Those are reasonable concerns, to say the least.

I’ve said before that drawing a deadly weapon like a gun, in self-defense, should be a last resort. What I haven’t said, but implied, is that every possible attempt should be made to deescalate.

I believe gun owners have a duty to try to deescalate.

If deescalating means removing yourself from the situation, if that’s possible, then so be it, your right to be in whatever location you’re in be damned.

Because it’s not about your right to be occupying a space, it’s about your right to be alive, to be safe, to be free from harm and injury.

(note: I’m not talking about castle doctrine here. I’m not referring to occupying your own living space, or your car, for instance.)

The right to self-defense is more than adequate for gun owners to protect themselves from attackers, wherever you are.

Stand your ground laws only protect irresponsible rogue-cowboy-wannabe gun owners from being prosecuted, not to mention encourages them to go on with their rogue cowboy fantasy.

This costs a lot of innocent people their lives, and that’s unacceptable.

Little Bits of Freedom

Last night, at work, I burped. And I didn’t excuse myself.

“Gross! Say excuse me!” One of my coworkers said.

“No.”

“Why not?”

“I won’t apologize for natural bodily functions.”

This drew everyone’s attention. One coworker argued that “excuse me” wasn’t an apology. Another opined that it was the polite thing to do. Another asked me if I never excused myself. Later, when I burped in the gym, and excused myself, my coworkers that work out with me pointed it out, and praised me. I told them that, yeah, I do actually excuse myself sometimes, because that’s what society expects people to do, and there are some situations where you are obligated to follow cultural rules to the minutia.

In this instance, it seems totally absurd to refuse to apologize for–and be ashamed of–my bodily functions. I’ll admit it sounds like a childish rebellion.

But you know what else I won’t apologize for? You know what else I won’t be ashamed of?

My menstrual cycle. My body fat. That fact that I poop. The shape of my body. My sweat. Or anything else that my body does, or is.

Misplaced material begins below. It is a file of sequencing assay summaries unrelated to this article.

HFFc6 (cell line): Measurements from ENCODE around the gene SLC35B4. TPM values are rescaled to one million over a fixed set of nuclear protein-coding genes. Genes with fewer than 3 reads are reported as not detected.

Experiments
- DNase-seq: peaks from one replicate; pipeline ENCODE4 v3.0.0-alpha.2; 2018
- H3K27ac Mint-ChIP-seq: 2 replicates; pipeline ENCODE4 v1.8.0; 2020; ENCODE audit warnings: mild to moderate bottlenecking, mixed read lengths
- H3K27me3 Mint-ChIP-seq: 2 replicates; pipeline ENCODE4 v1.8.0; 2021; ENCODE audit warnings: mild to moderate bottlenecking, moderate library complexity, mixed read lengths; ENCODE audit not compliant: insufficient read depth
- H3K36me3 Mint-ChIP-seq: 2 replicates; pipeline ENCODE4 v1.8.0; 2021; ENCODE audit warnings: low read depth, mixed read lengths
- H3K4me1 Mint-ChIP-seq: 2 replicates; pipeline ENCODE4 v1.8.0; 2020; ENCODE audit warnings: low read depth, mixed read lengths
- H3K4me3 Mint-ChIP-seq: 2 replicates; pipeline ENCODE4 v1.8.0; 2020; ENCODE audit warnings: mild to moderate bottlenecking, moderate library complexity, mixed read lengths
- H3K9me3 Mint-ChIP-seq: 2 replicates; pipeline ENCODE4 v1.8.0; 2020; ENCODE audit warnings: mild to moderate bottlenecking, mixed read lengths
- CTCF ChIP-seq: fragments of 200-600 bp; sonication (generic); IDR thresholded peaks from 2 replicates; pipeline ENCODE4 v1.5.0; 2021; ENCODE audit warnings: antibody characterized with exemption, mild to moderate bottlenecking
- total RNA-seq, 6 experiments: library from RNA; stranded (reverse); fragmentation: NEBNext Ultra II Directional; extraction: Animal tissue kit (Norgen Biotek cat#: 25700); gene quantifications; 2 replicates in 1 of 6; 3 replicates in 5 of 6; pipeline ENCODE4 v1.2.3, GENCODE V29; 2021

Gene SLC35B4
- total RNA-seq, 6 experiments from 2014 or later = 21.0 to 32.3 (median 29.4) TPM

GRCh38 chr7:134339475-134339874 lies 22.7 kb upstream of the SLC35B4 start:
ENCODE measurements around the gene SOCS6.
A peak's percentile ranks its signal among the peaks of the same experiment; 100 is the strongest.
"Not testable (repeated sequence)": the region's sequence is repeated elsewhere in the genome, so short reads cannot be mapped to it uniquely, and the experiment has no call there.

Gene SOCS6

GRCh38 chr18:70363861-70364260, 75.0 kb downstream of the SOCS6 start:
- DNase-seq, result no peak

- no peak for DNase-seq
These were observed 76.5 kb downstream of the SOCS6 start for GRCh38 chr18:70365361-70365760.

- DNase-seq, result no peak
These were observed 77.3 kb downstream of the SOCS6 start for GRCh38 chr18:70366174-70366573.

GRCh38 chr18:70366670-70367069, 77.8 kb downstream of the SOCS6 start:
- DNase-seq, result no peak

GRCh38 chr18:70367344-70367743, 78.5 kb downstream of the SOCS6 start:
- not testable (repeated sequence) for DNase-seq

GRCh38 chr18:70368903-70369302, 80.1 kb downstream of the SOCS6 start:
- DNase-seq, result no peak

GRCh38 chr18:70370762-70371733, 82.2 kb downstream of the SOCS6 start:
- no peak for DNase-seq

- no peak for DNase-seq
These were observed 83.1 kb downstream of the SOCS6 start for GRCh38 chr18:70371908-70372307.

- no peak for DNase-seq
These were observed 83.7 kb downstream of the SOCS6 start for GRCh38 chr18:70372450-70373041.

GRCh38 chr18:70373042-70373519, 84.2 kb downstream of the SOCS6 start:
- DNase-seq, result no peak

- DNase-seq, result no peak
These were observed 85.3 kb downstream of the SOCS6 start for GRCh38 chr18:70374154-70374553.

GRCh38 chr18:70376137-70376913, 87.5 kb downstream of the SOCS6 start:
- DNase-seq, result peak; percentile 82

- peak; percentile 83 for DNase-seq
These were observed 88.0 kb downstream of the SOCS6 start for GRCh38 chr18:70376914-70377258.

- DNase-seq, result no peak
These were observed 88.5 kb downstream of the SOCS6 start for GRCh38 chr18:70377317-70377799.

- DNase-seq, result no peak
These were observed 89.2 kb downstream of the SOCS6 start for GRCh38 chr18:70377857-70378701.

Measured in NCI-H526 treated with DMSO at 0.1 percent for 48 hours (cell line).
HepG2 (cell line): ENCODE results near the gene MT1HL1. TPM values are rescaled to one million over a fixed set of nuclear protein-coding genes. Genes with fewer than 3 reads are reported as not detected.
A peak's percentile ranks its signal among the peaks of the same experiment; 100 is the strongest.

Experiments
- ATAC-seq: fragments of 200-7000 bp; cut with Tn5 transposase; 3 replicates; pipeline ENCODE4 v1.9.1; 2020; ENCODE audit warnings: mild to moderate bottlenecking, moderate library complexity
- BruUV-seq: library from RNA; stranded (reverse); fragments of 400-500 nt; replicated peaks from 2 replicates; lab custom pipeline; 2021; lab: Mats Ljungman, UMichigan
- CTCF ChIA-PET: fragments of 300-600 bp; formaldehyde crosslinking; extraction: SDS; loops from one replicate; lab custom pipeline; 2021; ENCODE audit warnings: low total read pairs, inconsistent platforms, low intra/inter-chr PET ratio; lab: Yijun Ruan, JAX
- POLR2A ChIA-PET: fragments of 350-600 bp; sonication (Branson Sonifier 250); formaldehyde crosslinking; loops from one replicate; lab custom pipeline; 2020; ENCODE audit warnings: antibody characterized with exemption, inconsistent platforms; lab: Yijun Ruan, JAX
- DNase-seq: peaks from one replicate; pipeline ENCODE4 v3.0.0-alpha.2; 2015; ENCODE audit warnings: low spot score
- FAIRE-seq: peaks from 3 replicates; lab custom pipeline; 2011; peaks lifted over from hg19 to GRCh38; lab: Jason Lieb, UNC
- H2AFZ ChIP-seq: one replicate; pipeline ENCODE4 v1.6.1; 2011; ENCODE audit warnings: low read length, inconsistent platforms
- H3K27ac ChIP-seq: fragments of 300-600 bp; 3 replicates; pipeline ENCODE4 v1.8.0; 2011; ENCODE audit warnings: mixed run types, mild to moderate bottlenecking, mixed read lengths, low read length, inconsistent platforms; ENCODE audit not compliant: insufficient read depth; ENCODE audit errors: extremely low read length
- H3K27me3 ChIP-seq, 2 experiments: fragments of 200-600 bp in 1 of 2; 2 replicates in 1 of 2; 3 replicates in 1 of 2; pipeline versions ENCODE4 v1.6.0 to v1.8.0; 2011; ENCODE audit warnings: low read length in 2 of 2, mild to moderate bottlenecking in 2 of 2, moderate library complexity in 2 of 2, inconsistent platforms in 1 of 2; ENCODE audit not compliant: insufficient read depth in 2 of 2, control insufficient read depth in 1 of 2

I won’t hide my pad in a pocket when I walk to the restroom.

I won’t continually flush or play music to mask the sounds of the feces exiting my anus and dropping into the toilet.

I won’t rush for a paper towel when I start to sweat during a workout.

I won’t eat before I go out on a dinner date.

I won’t cover the scars on my arms, legs, stomach, and back.

I will not exfoliate or pick the calluses off my hands.

I won’t hold back a grimace or a groan when I fucking hurt, ow.

I refuse to stop using Icy-Hot patches to soothe my menstrual pain, just because I reek of menthol, and that’s just not how a woman is supposed to smell, good gawd.

I’m a human being, and I poop, pee, bleed, sweat, groan, and stink like everyone else. I have lived my life, so I have scars. I am a human being, so I have body fat, my own individual shape, and I eat when I’m hungry.

I refuse to hide all of that, just because of some stupid cultural, misogynistic expectations of women.

Christian Cries Wolf at LGBT Community’s “Intolerance”

So I came upon this trite today. To spare you, in the midst of some blathering about modernism, there was a whole lot of whining about the “intolerance” of Christians on the part of the LGBT community.

Here we go again.

First, a few points:

Christians and the LGBT community are not two mutually exclusive groups. There’s quite a bit of overlap between the two, actually.

Attempting to place Christians, as a group, within the societal model of “modernity” while at the same time, placing the LGBT community outside of it, or, generously, failing at it–is one of the most laughable ideas I’ve heard all week. Not to mention–this framing of the LGBT community as outsiders, as Other, or left behind as the world has shifted into modernity does give a wee bit of credit to the accusations of bigotry that the author is trying so hard to discredit.

This passage:

“To the extent that a society becomes “modern,” then, it will be packed with people who hold to widely divergent beliefs and values, any of which may be questioned. And the glue of this system is not that we all agree with one another but that we make a commitment to not always equate disagreement, or even disapproval, with bigotry.”

I notice how carefully the author has avoided making any mention here of just what is in dispute here, or rather, who.